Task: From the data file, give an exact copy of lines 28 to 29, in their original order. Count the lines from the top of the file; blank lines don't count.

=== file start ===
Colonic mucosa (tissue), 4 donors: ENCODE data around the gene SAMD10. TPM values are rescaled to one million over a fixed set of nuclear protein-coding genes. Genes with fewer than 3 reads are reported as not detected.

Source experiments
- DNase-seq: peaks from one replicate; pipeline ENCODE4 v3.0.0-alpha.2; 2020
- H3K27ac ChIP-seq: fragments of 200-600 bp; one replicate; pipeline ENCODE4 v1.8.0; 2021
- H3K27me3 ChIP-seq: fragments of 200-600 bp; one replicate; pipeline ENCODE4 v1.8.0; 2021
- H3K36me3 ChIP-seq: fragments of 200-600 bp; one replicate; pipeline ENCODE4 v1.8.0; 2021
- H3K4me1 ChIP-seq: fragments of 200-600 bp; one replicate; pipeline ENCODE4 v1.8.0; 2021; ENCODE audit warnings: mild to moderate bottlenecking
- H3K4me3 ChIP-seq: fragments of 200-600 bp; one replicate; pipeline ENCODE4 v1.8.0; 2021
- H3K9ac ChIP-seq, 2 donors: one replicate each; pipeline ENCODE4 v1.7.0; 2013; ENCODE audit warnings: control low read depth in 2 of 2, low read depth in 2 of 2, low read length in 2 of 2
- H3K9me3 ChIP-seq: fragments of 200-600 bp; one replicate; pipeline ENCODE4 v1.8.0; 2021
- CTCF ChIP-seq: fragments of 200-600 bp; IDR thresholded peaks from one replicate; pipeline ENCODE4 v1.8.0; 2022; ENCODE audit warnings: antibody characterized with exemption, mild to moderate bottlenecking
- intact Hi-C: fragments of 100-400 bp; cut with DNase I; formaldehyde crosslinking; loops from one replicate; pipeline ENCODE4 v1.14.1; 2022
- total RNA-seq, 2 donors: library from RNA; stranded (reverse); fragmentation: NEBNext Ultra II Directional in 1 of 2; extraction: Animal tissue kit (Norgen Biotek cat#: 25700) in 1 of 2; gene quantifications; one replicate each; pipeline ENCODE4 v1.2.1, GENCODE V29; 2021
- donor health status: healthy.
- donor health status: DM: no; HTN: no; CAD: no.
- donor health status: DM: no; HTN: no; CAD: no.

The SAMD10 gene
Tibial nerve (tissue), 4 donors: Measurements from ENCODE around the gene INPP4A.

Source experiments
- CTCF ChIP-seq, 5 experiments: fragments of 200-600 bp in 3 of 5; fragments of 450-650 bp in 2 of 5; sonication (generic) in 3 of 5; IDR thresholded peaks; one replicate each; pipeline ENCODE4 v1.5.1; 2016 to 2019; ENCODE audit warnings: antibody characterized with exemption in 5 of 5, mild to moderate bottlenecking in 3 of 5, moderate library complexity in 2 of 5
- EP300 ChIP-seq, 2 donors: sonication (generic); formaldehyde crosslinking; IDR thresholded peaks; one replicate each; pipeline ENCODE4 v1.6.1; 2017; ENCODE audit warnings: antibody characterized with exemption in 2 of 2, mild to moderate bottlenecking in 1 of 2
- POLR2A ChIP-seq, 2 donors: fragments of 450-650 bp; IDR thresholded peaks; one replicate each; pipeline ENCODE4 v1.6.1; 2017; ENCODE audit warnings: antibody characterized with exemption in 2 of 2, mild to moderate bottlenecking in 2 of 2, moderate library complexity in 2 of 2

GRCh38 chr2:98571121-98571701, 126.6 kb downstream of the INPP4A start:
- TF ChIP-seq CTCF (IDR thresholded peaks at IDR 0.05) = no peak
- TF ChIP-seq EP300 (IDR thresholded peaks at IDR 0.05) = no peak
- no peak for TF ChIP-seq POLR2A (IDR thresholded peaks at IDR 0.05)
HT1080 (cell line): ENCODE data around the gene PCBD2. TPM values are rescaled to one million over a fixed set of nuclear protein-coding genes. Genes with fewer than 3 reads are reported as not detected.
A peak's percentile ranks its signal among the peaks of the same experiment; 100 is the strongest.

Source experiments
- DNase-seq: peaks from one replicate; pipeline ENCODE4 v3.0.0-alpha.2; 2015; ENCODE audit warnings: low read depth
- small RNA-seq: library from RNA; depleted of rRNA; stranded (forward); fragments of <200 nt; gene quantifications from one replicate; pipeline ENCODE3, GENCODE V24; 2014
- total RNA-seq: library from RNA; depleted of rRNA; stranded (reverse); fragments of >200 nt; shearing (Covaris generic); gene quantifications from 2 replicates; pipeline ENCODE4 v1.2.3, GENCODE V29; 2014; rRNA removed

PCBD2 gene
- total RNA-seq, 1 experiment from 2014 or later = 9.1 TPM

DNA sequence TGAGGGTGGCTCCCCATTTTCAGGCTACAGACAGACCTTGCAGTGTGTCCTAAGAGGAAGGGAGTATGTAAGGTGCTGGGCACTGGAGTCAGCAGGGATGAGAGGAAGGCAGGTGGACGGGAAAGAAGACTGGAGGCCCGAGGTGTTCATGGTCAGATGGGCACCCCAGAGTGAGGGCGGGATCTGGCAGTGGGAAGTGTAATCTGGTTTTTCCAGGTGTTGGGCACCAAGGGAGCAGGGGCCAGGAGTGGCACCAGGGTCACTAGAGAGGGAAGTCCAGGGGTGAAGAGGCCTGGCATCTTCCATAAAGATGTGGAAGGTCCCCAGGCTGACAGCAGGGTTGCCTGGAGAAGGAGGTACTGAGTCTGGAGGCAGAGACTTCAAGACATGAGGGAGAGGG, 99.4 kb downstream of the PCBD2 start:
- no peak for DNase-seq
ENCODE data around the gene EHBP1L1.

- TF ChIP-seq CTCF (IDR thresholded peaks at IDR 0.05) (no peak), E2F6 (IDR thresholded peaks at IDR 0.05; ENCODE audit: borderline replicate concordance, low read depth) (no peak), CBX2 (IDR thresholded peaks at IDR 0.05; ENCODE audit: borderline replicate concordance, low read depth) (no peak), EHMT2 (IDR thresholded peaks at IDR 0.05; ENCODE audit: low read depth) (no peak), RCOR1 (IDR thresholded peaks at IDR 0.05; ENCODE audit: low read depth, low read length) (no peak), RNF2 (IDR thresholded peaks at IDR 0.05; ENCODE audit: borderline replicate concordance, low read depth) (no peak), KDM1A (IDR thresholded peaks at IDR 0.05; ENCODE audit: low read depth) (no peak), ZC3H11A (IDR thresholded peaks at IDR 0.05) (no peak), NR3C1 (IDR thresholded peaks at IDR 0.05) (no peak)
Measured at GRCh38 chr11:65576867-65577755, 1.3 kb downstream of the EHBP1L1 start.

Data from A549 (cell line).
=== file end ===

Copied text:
A peak's percentile ranks its signal among the peaks of the same experiment; 100 is the strongest.

Source experiments